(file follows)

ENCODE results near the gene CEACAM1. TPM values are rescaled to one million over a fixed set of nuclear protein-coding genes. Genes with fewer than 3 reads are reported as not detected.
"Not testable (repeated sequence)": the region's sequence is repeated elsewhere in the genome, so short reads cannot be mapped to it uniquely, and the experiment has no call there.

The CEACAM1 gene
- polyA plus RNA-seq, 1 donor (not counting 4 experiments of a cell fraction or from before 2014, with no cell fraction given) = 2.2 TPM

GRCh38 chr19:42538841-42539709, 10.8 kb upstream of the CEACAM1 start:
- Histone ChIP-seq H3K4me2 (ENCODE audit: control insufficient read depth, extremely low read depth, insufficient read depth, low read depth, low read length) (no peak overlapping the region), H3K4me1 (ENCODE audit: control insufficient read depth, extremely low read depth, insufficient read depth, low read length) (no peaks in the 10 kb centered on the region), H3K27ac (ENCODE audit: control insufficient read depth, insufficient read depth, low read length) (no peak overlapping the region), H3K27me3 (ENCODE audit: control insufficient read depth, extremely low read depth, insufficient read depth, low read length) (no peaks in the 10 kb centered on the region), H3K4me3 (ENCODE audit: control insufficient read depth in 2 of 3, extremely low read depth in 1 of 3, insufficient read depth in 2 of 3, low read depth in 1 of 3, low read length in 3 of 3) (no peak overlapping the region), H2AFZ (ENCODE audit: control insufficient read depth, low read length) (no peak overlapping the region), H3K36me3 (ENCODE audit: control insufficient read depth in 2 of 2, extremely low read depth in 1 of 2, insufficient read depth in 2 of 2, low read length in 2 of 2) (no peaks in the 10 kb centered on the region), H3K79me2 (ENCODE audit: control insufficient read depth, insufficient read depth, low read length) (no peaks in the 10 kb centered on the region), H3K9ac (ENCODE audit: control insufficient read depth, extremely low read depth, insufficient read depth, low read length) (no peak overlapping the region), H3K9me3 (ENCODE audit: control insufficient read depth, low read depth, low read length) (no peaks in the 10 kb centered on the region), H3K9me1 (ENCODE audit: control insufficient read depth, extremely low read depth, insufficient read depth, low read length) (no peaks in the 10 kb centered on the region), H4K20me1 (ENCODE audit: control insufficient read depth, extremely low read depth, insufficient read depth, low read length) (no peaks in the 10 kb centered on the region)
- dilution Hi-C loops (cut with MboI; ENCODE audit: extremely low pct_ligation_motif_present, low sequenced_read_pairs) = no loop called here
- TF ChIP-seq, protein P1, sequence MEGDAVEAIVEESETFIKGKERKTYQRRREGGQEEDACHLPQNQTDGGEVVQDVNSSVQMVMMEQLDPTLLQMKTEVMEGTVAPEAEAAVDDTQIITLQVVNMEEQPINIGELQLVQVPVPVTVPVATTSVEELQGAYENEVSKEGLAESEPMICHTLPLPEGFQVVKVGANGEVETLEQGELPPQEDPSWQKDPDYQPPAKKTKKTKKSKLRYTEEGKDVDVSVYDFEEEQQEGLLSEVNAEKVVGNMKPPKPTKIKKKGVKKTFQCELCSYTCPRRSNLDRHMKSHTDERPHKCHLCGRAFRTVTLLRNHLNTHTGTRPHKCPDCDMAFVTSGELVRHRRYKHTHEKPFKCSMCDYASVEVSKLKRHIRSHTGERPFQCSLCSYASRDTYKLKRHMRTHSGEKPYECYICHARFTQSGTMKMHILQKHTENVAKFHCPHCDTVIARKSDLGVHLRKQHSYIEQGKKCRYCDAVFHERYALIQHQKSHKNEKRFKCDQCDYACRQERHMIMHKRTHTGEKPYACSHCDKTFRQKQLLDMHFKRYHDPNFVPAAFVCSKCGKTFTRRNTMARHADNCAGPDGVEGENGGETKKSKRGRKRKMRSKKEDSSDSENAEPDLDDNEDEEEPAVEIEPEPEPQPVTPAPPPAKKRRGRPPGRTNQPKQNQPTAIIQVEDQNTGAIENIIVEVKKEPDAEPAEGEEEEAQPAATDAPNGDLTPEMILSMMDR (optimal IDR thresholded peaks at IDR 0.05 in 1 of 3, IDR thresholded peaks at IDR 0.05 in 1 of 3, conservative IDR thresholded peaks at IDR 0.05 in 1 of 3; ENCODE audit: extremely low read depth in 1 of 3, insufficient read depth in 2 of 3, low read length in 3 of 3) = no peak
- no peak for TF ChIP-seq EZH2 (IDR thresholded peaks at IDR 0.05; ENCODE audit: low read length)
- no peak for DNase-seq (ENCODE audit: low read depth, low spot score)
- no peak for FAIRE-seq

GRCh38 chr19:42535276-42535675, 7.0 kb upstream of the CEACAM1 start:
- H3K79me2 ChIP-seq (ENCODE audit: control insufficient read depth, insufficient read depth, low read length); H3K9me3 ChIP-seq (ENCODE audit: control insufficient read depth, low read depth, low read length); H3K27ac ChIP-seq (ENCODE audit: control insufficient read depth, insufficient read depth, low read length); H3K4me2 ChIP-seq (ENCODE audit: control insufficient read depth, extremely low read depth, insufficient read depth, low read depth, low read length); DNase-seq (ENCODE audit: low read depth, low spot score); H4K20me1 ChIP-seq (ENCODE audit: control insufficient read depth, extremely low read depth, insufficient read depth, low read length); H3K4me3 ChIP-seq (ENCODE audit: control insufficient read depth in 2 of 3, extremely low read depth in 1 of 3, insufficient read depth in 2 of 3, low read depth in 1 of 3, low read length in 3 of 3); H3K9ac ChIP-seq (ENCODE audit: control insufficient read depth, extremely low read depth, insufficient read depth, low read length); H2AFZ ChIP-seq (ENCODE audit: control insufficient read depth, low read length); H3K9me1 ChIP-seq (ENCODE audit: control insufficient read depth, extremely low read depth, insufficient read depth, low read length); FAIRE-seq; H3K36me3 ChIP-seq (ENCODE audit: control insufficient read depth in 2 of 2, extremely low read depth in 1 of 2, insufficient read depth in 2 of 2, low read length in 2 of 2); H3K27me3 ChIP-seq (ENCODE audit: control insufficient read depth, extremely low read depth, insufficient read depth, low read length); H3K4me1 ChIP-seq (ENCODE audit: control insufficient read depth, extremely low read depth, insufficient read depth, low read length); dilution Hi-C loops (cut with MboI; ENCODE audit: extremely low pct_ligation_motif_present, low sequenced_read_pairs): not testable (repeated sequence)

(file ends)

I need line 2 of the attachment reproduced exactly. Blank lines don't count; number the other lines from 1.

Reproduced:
"Not testable (repeated sequence)": the region's sequence is repeated elsewhere in the genome, so short reads cannot be mapped to it uniquely, and the experiment has no call there.